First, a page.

More Provence: Rugby in Nice, Eating Toulon, Cassis by boat, La Ciotat & Route des Crêtes

9 May

Our brief return to Arles was prompted by a joint project Stuart’s company has with a local waterless toilet manufacturer. Since we were in Arles last the project has moved ahead so this was a good opportunity for Stuart to review it with the French company director. 
I booked us into a chambre d’hote outside Arles in the middle of farmland, called Mas d’Isnard. Stuart liked the look of the renovated stone building on the booking website, in fact the photos don’t do it justice.

Built in 1870; until 2007 it was the family home of two sisters who were in their 80s when Gerard, the current owner bought it. No electricity, no running water or inside toilet, the mas needed a complete overhaul to bring it up to scratch for guests. A third generation stone mason Gerard did all the work himself except for some of the electrics. The aesthetic is dominated by the beautiful tones and textures of the pale stone walls, an imposing stainless steel benchtop, a few pieces of regional art and splashes of colour.

Camargue horses, father and son.

Gerard’s wife was away visiting family so we invited him to share our feu du bois pizza dinner the first night with some red wine we’d bought at Domaine L’Aqueduct. Gerard laid a beautiful table then he and Stuart went off to collect the pizza. Over our bottle, and a reinforcement Gerard had on hand, we learnt that Gerard’s father was French but his mother Spanish. That meant Gerard and I could speak freely in Spanish while he and Stuart conversed in French! Although Gerard left school at fifteen because of learning difficulties – and the family expected him to go into the seven-year stone mason apprenticeship anyway – he has a keen understanding of all levels of French politics and international sport which made for an informative evening.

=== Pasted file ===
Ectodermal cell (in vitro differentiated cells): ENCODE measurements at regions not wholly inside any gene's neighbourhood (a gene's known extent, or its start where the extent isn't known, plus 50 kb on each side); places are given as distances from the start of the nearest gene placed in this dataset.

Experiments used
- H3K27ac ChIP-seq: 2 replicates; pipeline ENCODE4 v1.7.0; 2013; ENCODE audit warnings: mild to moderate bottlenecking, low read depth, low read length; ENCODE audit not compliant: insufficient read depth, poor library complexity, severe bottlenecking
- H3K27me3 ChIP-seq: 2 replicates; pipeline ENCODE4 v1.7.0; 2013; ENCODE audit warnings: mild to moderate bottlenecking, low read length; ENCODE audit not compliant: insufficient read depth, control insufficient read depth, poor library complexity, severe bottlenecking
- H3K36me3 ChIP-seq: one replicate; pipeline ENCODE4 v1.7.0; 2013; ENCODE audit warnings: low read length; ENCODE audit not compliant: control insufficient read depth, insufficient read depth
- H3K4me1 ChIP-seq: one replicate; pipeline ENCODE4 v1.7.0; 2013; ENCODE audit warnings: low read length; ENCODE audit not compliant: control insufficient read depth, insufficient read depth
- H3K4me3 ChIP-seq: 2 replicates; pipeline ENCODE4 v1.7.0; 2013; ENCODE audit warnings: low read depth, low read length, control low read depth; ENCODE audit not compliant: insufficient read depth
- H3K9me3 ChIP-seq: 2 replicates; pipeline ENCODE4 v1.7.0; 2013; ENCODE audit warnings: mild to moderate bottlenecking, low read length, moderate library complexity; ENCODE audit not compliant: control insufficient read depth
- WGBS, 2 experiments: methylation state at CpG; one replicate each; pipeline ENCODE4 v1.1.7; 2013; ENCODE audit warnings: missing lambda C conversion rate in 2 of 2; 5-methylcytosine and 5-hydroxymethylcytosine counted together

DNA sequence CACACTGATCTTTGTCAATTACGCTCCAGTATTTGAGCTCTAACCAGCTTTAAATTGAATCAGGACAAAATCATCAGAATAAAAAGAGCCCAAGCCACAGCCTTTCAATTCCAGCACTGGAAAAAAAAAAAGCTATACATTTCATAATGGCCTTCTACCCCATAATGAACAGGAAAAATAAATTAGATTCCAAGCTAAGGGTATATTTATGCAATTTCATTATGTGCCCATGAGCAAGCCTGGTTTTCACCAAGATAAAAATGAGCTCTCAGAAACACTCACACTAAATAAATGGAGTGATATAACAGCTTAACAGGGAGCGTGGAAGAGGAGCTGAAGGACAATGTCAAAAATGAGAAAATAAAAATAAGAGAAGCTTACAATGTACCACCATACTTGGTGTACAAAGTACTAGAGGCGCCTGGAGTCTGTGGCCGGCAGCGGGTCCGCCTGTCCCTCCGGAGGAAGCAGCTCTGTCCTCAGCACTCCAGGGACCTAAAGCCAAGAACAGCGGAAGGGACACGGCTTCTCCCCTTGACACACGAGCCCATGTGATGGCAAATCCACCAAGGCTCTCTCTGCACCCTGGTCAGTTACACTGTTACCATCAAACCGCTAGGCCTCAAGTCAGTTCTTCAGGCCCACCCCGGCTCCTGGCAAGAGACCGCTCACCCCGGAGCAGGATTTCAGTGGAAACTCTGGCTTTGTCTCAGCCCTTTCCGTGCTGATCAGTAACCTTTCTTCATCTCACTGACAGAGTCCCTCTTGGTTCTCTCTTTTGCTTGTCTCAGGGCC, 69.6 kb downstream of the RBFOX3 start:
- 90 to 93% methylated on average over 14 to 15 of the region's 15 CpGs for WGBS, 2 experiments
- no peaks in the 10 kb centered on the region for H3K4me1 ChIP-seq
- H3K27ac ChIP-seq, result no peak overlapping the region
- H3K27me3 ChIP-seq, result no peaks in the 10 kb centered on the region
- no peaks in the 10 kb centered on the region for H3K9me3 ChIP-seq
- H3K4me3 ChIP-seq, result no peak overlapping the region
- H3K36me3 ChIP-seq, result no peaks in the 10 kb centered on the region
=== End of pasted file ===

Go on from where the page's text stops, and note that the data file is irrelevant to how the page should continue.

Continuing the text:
Amigos rugby, Gerard and Stuart.
On our second evening we met up with Stuart’s business colleague and his Dutch wife for dinner in town. Nick and Hestor bicycle everywhere (Arles is very flat) with their toddler in a cart pulled behind. Very Dutch! The dinner was another wonderful opportunity to learn more about France. 
We took a side trip to Fontvieille and Les Baux-de-Provence hoping to walk in Les Alpilles but were side tracked by the tourist information centre’s advice and ended up on the ‘windmill walk’. The only notable features from my point of view were Daudet’s Windmill (believed to be referenced in a work by 19th century French writer Alphonse Daudet), Montauban Chateau, and nearly getting lost in a deserted paintball park. The day was redeemed by a long lunch in the sunshine and a magnificent view of Les Baux-de-Provence village. Once again a young chef ‘got’ that I only eat plants and produced a delicious avocado salad for me ‘off the menu’.

Before we left Arles we popped into the Saturday market which takes over a kilometre of the main street leading to the bridge. The first half kilometre is given over to imported cheap clothes, kitchen equipment, shoes, beds and bric a brac. It’s not until you are well into central Arles that the fresh food stalls start. We were surprised by the number of North African Muslim people living in Arles or thereabouts and, judging by street names and the ‘Medina’ we saw, many have been there for generations.